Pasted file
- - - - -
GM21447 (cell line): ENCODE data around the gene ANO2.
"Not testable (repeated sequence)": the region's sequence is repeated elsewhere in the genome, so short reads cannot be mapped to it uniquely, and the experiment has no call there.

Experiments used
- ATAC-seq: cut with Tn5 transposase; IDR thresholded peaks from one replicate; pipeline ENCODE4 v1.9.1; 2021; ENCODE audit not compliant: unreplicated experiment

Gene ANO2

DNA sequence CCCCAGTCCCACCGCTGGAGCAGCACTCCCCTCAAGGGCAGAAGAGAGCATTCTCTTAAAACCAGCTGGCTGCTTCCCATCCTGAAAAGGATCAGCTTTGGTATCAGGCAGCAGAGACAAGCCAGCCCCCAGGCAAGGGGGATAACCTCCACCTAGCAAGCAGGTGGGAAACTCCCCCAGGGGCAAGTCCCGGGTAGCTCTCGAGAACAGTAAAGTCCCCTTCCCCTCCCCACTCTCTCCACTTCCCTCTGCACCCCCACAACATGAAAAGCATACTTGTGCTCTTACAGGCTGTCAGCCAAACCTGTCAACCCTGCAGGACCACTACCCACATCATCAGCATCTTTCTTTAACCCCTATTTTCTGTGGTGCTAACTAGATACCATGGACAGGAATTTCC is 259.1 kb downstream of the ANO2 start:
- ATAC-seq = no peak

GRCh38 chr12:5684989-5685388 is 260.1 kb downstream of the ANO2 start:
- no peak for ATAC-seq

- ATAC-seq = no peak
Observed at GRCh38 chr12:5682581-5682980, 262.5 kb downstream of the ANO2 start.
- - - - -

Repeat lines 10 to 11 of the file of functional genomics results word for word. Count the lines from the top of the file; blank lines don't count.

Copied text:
- ATAC-seq = no peak
Observed at GRCh38 chr12:5682581-5682980, 262.5 kb downstream of the ANO2 start.